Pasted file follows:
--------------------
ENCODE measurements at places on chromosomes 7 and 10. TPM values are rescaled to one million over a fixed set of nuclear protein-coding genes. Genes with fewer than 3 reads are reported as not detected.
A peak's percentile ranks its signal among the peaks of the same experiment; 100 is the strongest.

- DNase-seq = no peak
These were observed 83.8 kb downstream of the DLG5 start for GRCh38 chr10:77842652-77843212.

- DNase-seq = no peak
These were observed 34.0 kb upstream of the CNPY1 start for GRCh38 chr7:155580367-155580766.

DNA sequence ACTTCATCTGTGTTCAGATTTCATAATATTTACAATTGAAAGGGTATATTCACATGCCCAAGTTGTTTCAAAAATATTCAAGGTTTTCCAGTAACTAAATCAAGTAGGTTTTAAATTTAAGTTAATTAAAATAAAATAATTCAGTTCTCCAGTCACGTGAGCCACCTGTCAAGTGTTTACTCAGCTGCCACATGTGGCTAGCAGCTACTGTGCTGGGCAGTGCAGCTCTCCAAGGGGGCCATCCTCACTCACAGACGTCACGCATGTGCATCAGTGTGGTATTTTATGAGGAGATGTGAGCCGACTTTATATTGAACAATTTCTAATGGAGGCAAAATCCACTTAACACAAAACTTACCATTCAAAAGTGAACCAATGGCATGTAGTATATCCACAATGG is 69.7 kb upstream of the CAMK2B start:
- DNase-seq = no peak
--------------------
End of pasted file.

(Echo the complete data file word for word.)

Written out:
ENCODE measurements at places on chromosomes 7 and 10. TPM values are rescaled to one million over a fixed set of nuclear protein-coding genes. Genes with fewer than 3 reads are reported as not detected.
A peak's percentile ranks its signal among the peaks of the same experiment; 100 is the strongest.

- DNase-seq = no peak
These were observed 83.8 kb downstream of the DLG5 start for GRCh38 chr10:77842652-77843212.

- DNase-seq = no peak
These were observed 34.0 kb upstream of the CNPY1 start for GRCh38 chr7:155580367-155580766.

DNA sequence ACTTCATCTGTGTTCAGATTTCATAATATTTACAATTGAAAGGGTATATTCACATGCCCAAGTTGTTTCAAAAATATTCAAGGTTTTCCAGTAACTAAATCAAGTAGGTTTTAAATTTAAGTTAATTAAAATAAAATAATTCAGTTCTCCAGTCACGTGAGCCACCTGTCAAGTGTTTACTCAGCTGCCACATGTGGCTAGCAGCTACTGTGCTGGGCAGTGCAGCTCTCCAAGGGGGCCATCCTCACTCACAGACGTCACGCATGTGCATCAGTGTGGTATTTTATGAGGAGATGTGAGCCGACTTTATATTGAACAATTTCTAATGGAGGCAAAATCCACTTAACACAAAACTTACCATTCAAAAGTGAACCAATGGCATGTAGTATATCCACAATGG is 69.7 kb upstream of the CAMK2B start:
- DNase-seq = no peak